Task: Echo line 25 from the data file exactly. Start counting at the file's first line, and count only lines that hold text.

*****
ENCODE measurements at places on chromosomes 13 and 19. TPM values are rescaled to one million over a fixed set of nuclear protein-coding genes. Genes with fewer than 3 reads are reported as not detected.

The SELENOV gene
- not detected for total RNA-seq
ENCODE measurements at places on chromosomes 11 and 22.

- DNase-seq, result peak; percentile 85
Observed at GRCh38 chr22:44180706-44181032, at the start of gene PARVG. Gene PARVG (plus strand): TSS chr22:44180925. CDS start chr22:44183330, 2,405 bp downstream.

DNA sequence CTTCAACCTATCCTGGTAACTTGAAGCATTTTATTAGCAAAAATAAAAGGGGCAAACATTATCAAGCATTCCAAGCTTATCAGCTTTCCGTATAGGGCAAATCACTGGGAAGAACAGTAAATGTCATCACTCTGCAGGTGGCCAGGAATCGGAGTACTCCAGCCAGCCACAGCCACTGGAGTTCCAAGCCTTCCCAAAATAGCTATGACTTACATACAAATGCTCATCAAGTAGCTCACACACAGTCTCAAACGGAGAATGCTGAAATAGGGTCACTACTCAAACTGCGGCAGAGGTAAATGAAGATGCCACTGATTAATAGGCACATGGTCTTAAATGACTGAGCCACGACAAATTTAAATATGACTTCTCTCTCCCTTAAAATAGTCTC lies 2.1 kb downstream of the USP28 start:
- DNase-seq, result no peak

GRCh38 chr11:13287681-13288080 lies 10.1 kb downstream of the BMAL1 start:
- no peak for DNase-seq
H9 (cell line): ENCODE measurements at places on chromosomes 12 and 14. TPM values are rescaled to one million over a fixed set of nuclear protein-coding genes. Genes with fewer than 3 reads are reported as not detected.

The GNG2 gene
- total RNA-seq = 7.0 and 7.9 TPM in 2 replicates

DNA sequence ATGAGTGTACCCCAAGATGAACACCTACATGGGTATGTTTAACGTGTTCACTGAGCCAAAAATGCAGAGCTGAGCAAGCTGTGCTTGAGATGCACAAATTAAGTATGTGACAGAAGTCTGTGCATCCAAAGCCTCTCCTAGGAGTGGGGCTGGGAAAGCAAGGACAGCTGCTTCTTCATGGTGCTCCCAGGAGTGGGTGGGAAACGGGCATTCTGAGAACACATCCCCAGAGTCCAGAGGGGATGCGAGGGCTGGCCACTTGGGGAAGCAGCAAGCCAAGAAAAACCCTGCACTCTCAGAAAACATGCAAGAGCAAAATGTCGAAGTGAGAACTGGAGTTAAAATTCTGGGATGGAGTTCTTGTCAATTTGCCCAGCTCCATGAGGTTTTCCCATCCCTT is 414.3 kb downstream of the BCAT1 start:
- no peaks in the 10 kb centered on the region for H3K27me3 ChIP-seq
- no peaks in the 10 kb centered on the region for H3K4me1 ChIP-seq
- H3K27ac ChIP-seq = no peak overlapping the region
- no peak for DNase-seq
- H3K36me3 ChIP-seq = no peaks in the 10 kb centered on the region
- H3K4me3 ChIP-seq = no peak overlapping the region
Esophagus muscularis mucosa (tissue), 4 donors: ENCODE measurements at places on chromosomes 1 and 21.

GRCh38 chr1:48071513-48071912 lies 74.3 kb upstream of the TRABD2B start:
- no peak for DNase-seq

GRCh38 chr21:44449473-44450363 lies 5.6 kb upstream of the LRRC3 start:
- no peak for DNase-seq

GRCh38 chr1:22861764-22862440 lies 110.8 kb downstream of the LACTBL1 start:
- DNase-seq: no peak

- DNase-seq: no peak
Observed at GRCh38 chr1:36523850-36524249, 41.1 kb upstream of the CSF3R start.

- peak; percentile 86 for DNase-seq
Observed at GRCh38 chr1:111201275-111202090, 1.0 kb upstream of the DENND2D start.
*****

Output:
- no peak for DNase-seq